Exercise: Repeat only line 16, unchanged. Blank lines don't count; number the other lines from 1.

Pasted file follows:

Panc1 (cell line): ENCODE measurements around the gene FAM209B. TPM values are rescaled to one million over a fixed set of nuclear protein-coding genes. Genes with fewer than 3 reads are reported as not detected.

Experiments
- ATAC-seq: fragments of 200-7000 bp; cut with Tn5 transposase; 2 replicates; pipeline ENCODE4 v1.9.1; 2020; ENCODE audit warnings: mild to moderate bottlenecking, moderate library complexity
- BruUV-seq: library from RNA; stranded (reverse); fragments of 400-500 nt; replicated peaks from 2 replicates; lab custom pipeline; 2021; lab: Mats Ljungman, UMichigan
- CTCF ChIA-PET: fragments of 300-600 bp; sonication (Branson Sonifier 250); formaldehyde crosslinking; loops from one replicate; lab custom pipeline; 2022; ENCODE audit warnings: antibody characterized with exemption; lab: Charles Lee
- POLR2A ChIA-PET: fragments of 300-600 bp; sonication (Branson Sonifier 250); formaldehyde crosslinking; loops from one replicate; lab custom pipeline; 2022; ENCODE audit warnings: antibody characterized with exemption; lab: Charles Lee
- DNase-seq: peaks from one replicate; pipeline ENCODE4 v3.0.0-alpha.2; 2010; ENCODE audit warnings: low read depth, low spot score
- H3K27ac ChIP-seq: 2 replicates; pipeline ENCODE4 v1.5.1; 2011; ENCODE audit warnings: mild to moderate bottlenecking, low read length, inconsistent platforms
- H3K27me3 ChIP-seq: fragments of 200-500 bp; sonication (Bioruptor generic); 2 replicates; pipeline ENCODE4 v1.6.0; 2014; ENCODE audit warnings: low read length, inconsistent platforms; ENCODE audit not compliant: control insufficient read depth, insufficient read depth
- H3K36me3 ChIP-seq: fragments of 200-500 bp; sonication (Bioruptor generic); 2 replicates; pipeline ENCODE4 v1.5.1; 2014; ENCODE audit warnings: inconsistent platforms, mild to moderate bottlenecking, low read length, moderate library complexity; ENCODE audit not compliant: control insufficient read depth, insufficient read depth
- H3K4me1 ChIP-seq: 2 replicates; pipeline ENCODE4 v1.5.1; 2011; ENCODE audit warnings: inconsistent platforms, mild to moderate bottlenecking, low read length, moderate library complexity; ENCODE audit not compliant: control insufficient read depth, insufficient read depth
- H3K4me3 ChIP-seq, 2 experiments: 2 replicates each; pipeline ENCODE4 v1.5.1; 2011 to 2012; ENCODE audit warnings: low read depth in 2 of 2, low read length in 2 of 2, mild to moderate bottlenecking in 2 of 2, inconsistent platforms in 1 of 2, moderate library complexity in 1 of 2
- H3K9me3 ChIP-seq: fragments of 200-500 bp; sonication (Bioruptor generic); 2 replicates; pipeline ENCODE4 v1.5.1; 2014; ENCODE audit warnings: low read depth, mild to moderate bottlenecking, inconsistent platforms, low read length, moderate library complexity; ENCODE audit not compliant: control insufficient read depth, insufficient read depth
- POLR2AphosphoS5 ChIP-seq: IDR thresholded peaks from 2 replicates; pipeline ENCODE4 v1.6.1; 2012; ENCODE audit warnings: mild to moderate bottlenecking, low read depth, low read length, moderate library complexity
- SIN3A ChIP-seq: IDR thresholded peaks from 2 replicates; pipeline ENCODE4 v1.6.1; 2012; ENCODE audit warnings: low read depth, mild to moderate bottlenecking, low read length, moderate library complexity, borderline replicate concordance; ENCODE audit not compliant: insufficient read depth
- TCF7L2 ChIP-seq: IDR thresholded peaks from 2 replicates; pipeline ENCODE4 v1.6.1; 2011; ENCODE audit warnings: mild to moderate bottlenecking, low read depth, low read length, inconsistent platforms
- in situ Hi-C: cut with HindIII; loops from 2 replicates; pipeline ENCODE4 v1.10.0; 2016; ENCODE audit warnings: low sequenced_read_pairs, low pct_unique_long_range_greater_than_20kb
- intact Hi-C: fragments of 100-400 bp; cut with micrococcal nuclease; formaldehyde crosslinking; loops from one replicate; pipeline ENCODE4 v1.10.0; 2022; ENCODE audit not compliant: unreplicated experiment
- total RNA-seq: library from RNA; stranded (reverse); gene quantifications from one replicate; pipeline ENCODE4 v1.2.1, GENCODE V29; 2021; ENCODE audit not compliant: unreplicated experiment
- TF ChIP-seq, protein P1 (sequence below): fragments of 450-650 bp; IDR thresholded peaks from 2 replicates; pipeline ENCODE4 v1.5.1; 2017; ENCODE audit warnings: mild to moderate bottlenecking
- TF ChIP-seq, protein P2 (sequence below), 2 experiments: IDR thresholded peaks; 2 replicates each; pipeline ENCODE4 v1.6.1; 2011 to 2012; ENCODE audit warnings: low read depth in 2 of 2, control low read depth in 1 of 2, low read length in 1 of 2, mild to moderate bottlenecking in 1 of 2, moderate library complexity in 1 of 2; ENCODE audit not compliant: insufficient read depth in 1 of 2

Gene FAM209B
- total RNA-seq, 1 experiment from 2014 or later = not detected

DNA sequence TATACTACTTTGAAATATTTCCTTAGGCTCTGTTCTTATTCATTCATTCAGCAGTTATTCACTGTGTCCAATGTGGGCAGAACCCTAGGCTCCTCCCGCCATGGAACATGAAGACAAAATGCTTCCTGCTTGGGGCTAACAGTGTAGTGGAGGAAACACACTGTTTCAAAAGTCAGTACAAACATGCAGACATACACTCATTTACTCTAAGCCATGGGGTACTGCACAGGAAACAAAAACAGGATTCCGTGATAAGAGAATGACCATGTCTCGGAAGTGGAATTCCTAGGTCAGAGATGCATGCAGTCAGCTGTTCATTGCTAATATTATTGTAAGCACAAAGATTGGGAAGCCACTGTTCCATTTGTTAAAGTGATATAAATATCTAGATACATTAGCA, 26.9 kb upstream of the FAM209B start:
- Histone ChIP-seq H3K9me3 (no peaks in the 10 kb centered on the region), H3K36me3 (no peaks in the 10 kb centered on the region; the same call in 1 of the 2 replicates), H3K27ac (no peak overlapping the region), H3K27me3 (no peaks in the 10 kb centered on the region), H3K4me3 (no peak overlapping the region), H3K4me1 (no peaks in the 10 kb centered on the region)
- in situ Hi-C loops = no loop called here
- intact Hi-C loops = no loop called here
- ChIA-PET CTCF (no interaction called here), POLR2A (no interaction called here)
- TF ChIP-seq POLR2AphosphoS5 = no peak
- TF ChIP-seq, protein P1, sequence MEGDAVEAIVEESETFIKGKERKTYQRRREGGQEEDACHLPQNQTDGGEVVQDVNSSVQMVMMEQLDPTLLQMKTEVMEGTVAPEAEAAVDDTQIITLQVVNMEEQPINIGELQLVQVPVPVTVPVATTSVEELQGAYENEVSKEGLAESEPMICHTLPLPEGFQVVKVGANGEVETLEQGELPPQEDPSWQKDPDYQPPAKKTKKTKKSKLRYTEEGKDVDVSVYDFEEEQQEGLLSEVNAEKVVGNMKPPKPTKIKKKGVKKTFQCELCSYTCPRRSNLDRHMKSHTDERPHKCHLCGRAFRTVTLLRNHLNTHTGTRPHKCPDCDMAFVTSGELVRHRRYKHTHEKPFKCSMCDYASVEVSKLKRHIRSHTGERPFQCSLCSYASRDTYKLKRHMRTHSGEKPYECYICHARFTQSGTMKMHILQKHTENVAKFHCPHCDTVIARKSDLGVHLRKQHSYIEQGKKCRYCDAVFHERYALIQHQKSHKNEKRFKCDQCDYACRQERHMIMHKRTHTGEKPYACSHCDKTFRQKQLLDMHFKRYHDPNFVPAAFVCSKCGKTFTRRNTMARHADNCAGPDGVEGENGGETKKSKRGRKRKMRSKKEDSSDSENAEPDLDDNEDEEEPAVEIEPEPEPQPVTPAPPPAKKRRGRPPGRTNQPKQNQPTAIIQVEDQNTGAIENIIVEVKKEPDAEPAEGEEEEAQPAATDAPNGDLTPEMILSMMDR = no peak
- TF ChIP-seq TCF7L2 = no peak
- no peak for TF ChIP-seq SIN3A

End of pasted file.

- TCF7L2 ChIP-seq: IDR thresholded peaks from 2 replicates; pipeline ENCODE4 v1.6.1; 2011; ENCODE audit warnings: mild to moderate bottlenecking, low read depth, low read length, inconsistent platforms